It's similar to the way the U.S. trusts its presidents -- few of whom have led armies in battle -- to be commander in chief, said Robert Holleyman, president and CEO of the Business Software Alliance, which lobbies for the commercial software industry.
In any case, once the president takes office, he or she lacks the time not only to learn new technologies but to use them, PhoneFusion's Libin said.
"Anything to do with technology becomes a distraction at some level," Libin said. "I don't think we're going to find him on Facebook or chatrooms."
There are also built-in constraints to a leader's use of technology, Libin said. He predicted that a BlackBerry user who was elected president might continue using the device, but not in the same way. To minimize distractions, very few people, such as the president's spouse and closest advisers, would be able to send e-mail to the device. The BlackBerry Enterprise Server that enterprises normally use in delivering e-mail to the handsets might have to be augmented with more security. Also for security reasons, the device's coverage might sometimes be cut off by Secret Service jamming, Libin added. But the president might find it useful for keeping track of a frequently changing daily schedule, he said.
However, even though the president could make technology policy without having to rely on firsthand knowledge, that kind of perspective could help to shape his or her policies, some observers said.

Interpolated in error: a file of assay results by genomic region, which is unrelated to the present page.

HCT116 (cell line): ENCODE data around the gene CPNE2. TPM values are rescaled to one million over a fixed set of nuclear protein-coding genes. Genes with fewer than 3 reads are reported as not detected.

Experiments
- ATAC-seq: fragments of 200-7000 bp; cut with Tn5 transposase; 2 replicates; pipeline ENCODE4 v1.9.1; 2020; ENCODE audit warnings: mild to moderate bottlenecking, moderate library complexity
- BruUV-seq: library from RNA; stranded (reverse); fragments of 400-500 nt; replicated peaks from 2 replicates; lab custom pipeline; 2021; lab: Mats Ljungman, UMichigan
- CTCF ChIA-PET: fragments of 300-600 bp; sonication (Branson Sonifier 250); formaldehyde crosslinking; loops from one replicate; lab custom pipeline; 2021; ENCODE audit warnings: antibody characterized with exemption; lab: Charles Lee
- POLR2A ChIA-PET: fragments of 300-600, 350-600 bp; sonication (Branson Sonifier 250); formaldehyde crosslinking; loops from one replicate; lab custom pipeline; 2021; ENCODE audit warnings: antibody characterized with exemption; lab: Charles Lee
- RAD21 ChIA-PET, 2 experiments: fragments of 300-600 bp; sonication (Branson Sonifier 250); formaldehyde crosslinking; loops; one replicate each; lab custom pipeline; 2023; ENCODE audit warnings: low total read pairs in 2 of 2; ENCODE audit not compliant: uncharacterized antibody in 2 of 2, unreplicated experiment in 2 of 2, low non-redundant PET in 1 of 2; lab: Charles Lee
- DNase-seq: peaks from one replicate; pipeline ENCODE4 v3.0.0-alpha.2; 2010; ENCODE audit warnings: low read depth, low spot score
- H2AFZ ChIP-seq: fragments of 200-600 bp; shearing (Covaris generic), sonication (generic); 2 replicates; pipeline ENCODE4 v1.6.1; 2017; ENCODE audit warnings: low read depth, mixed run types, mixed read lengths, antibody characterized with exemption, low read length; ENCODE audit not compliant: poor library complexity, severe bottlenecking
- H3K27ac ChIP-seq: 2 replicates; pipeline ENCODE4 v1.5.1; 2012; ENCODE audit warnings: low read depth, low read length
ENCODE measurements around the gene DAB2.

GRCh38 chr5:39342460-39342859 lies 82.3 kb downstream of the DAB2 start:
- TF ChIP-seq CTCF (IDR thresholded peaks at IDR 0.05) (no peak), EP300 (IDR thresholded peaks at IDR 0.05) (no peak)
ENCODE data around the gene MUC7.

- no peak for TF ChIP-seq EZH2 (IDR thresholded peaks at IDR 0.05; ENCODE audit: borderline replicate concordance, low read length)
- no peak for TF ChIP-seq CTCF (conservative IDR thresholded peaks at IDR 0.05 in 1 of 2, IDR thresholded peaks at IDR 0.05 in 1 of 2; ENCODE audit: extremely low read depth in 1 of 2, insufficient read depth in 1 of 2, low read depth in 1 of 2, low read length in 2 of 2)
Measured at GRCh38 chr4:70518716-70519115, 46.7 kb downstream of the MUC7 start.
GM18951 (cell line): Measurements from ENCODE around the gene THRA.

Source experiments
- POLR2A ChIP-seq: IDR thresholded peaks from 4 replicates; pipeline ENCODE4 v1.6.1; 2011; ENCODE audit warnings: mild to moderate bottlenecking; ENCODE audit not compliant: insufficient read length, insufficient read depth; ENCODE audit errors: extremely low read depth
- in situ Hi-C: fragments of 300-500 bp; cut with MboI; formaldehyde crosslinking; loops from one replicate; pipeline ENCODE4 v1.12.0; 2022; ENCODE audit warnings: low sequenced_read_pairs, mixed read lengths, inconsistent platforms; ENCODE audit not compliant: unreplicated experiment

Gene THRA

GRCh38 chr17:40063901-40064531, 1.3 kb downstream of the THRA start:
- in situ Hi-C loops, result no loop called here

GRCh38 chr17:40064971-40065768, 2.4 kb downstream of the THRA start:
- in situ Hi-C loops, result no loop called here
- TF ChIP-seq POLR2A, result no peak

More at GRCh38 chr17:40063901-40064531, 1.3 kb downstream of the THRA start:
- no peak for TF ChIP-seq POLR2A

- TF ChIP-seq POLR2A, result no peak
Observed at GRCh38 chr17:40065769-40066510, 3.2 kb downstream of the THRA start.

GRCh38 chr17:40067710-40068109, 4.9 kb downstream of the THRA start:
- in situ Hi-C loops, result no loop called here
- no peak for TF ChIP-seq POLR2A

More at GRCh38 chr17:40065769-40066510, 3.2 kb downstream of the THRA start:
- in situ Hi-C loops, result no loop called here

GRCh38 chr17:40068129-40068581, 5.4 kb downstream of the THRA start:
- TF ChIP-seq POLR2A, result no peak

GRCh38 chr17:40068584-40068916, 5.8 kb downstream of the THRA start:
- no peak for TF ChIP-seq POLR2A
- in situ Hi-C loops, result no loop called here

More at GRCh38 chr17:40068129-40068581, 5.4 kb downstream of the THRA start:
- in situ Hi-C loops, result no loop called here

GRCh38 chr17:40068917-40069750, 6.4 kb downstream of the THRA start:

People who don't use technology tend to see its benefits and overlook its dangers, said Tom Kellermann, vice president of security awareness at security testing software vendor Core Security and a member of the Commission on Cyber Security for the 44th Presidency. When confronted by a technology problem, novices often see more technology as the solution.
"A mechanical problem is not always solved by a mechanical widget" is a lesson that can only be learned by using technology, Kellermann said. In reality, the country's IT and communications infrastructure has security problems that require strategic thinking and proactive policy in addition to technological fixes, he said.
"His desire to deal with the problem ... will be motivated by his experience with the box," Kellermann said.
The benefit of a truly tech-savvy president to IT managers would be a long-overdue appreciation for the critical role they can play in keeping the country running and secure, Kellermann said. "The fact that they maintain and secure the IT infrastructure ... is ten times more important than anything you do," he said, comparing the importance of the role of IT managers to most other jobs.
Over-reliance on advisers can also be dangerous, said Harry Lewis, a longtime computer science professor at Harvard who teaches a course to help nontechnical people understand the digital world. An ideal president would have at least kept up with technology trends, such as social networking, by spending time with knowledgeable people over the years, Lewis said.
"It's not so much (the) use of it, but there's a level of familiarity. There's a sense of what it means for this amount of information about people's interconnections to be out there," Lewis said.
"If the president himself is not tech-savvy, there will be someone who will be, in effect, the person calling the shots on these issues of where technology meets public policy. And that, I think, would be pretty scary," Lewis said.
In that scenario, IT leaders would best spend their time trying to influence the choice of that adviser, he said.
"That person is going to be in a position to put things over on the president, basically, and therefore to put things over on the country," Lewis said.